Commentary

Betting on Bulgaria

This article was published in The Washington Times, Nov. 16, 2003.

Fifteen years ago, how many Americans or Bulgarians would have imagined that in 2003 Bulgaria would be one of America’s closest allies in Europe, that Bulgarian and American troops would be serving together in Iraq and that Bulgaria would have a smartly growing market economy?

How did this change from Cold War enemies to new NATO allies come about, and will the good economic news from Bulgaria continue?

Bulgaria overthrew its last communist dictator in November 1989. Early in 1990, I was invited by the Bulgarian government to become the co-chairman of the Bulgarian economic transition project. We assembled a group of U.S. economic, legal and industry experts and, working with our Bulgarian counterparts, developed a plan to move Bulgaria from a communist country to a free-market, democratic, capitalist one. The plan, which even included a proposed constitution and updated commercial code, was submitted to the Bulgarian people, government and parliament in October 1990.

Unfortunately, few economic reforms were made because Bulgaria suffered a series of weak coalition governments and a chaotic political situation in the early 1990s. The so-called reformed socialists made a comeback in 1994, but were a thoroughly corrupt gang that looted the country and left it with hyperinflation. A second Bulgarian revolution took place in 1997 that ultimately installed a free-market-leaning democratic government.

A major reform was made with the installation of a currency board in 1997 that tied the value of the Bulgaria currency to the German mark (and now the euro). Back in 1990, our transition team had recommended that Bulgaria establish a currency board. Unfortunately, it took a second bout of hyperinflation to finally convince the political forces we had been correct. The currency board has been an almost unqualified success, giving Bulgaria six years of currency stability.

Two and half years ago, the former Bulgarian King, Simeon Saxe-Coburg-Gotha (who was exiled by the communists when he was a child) returned and ran for prime minister. He was elected and has continued much of the economic reform program of his immediate predecessors. The result has been an economy growing by about 5 percent annually. However, despite the good economic news, the former king did suffer a defeat in the local elections last month, probably due to having over-promised how quickly most people would see their standard of living improve.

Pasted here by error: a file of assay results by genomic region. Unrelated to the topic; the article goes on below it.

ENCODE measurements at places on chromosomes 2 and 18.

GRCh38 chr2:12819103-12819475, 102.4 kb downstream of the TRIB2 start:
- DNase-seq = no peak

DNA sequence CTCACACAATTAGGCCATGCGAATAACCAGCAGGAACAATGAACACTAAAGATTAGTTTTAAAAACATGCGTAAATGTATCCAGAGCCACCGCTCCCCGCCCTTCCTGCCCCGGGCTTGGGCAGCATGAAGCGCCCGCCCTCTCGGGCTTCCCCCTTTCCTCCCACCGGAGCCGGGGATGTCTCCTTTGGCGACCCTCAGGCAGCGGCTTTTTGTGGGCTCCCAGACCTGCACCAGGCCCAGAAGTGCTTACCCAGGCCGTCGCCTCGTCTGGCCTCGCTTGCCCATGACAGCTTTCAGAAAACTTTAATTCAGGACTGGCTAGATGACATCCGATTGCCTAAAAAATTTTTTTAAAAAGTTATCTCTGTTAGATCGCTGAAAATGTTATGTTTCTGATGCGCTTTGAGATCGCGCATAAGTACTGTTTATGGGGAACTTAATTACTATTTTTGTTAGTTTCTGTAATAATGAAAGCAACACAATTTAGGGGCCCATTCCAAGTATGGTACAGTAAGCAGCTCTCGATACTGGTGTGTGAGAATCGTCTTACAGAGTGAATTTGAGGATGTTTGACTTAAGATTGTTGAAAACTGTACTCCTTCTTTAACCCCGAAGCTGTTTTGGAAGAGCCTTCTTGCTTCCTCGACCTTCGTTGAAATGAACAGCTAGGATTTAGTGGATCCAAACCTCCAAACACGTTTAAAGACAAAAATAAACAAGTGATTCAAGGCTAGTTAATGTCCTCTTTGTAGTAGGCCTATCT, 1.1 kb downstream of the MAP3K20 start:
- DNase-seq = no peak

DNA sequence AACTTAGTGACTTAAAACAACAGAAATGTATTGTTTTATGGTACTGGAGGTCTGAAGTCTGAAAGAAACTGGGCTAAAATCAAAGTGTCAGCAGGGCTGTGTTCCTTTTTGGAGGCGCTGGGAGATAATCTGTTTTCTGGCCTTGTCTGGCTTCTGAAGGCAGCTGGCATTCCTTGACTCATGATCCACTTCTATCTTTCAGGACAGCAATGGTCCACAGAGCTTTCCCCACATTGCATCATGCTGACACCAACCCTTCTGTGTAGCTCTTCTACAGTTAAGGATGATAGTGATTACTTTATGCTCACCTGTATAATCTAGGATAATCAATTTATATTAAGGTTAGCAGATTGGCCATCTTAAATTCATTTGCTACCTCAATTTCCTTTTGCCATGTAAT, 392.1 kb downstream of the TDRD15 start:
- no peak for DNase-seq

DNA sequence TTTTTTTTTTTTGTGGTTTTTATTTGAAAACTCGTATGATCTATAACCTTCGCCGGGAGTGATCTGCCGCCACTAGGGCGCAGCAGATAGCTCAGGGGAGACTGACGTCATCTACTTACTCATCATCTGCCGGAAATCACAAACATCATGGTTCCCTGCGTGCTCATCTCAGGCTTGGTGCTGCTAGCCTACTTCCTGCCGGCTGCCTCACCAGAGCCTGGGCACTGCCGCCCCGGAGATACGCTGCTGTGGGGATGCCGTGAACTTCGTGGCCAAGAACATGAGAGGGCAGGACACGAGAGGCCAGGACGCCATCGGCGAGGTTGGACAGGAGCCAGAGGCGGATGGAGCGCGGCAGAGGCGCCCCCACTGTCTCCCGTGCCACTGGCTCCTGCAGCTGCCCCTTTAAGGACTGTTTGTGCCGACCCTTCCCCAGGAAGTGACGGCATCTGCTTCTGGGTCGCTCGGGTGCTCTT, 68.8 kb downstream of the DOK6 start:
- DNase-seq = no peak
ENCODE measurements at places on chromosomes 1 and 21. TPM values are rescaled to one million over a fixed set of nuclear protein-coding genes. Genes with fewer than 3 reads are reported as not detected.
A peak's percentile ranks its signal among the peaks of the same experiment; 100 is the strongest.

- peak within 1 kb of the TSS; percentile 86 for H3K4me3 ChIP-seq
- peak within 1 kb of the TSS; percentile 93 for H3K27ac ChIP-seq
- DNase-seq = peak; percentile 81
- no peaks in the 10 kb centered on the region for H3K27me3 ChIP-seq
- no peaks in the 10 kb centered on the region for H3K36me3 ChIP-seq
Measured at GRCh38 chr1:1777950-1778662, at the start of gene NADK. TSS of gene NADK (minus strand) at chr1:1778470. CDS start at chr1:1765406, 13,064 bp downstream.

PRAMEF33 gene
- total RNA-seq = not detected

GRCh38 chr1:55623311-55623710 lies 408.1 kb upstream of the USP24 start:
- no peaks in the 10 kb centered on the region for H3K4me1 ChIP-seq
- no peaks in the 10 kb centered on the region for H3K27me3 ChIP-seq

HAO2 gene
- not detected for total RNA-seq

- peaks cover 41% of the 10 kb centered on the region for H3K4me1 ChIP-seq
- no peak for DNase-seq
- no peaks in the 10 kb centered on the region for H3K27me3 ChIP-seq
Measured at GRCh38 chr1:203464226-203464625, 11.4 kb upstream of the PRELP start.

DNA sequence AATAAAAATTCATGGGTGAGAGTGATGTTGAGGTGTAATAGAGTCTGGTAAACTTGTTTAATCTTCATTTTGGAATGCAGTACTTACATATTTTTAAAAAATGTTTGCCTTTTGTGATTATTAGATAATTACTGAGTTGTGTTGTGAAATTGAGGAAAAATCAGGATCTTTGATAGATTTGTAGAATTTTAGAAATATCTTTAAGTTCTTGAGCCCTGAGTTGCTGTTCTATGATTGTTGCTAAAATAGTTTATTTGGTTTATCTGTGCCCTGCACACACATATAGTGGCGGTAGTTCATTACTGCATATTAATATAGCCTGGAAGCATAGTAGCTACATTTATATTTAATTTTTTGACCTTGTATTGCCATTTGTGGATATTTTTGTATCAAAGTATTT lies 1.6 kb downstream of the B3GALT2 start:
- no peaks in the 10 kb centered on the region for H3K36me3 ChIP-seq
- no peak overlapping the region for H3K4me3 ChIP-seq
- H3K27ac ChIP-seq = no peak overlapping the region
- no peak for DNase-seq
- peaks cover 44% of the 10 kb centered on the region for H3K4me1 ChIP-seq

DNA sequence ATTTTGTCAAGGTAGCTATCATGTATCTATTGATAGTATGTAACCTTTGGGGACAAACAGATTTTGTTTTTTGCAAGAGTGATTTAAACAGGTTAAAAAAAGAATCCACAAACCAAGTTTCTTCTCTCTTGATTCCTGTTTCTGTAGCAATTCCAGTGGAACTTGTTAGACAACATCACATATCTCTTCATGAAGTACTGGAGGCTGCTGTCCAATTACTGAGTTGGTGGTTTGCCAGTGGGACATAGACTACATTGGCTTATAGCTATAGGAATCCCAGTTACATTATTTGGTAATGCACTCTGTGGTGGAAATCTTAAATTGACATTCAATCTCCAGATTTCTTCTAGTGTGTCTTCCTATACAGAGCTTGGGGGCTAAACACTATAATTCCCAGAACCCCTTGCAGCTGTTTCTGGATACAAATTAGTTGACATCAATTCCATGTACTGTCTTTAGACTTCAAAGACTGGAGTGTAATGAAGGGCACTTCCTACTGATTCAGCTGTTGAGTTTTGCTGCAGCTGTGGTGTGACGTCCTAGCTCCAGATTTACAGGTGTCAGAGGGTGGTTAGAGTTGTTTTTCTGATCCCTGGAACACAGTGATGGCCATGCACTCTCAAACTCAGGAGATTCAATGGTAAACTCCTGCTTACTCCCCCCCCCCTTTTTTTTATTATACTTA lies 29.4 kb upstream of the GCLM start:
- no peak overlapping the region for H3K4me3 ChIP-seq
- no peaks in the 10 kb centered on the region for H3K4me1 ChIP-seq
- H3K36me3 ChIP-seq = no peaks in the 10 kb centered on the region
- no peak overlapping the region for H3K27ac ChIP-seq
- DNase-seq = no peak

Despite continuing problems with corruption, particularly in the judicial system, there are now many reasons for optimism about Bulgaria. The country has a brilliant and very able young finance minister, Milen Velchev, who has managed to not only balance the budget but begin to pay down Bulgaria’s debt. The government has just introduced a flat 19 percent corporate tax rate (far lower than the U.S. rate of 35 percent, and lower than in most European Union countries), which will encourage much more foreign and domestic investment and, ultimately, many new well-paying jobs.

We, Americans who served as economic advisers in the early days of the transition, were naive about how difficult it would be for the Bulgarians to adopt our proposed reforms. Bulgaria had become a highly corrupt society, like other countries that suffered under communism. Even though most Bulgarians understood that communism and socialism did not work, they did not fully appreciate that for a capitalistic society to succeed, it was necessary to have honest courts that protect private property and that the people need to fulfill their contractual agreements.

We foreign advisers stressed privatization, tax and regulatory reform, free markets, free trade and sound money. We should have given more emphasis to the rule of law and the importance of honesty in all business relationships in order to have a properly functioning economy and civil society.

The critical mass of economic reforms and institutions have now been put in place, even though there is still much left to do. The first free-market think tank in Bulgaria, the Institute for Market Economy, was established in 1992. The most recent policy institute is the Bulgarian Council for Capital Formation, co-chaired by an American, Mark Bloomfield, who was a member of our original transition team.

Bulgaria should be a prosperous country. It has rich agricultural land, natural resources, great scenic beauty, a pleasant climate, and a well educated, talented population. The bet is, with its entry into NATO, preparation for entry into the EU, and continued economic reform, Bulgaria will grow even more rapidly and finally fulfill its potential as an affluent, free and civil society.

Richard W. Rahn is an adjunct scholar of the Cato Institute.